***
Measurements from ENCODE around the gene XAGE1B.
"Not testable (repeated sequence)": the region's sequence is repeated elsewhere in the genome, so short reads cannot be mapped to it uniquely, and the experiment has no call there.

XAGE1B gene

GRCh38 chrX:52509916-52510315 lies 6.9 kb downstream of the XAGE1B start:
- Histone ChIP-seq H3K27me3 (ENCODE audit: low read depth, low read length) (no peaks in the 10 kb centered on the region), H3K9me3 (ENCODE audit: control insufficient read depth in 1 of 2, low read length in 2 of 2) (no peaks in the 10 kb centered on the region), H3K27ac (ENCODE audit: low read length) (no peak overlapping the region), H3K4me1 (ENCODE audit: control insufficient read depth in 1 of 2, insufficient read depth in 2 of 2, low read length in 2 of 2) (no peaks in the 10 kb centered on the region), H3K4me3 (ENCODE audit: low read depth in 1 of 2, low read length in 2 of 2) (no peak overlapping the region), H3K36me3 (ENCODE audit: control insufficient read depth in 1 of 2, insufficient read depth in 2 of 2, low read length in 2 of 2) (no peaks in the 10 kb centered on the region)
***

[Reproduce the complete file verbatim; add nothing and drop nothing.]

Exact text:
Measurements from ENCODE around the gene XAGE1B.
"Not testable (repeated sequence)": the region's sequence is repeated elsewhere in the genome, so short reads cannot be mapped to it uniquely, and the experiment has no call there.

XAGE1B gene

GRCh38 chrX:52509916-52510315 lies 6.9 kb downstream of the XAGE1B start:
- Histone ChIP-seq H3K27me3 (ENCODE audit: low read depth, low read length) (no peaks in the 10 kb centered on the region), H3K9me3 (ENCODE audit: control insufficient read depth in 1 of 2, low read length in 2 of 2) (no peaks in the 10 kb centered on the region), H3K27ac (ENCODE audit: low read length) (no peak overlapping the region), H3K4me1 (ENCODE audit: control insufficient read depth in 1 of 2, insufficient read depth in 2 of 2, low read length in 2 of 2) (no peaks in the 10 kb centered on the region), H3K4me3 (ENCODE audit: low read depth in 1 of 2, low read length in 2 of 2) (no peak overlapping the region), H3K36me3 (ENCODE audit: control insufficient read depth in 1 of 2, insufficient read depth in 2 of 2, low read length in 2 of 2) (no peaks in the 10 kb centered on the region)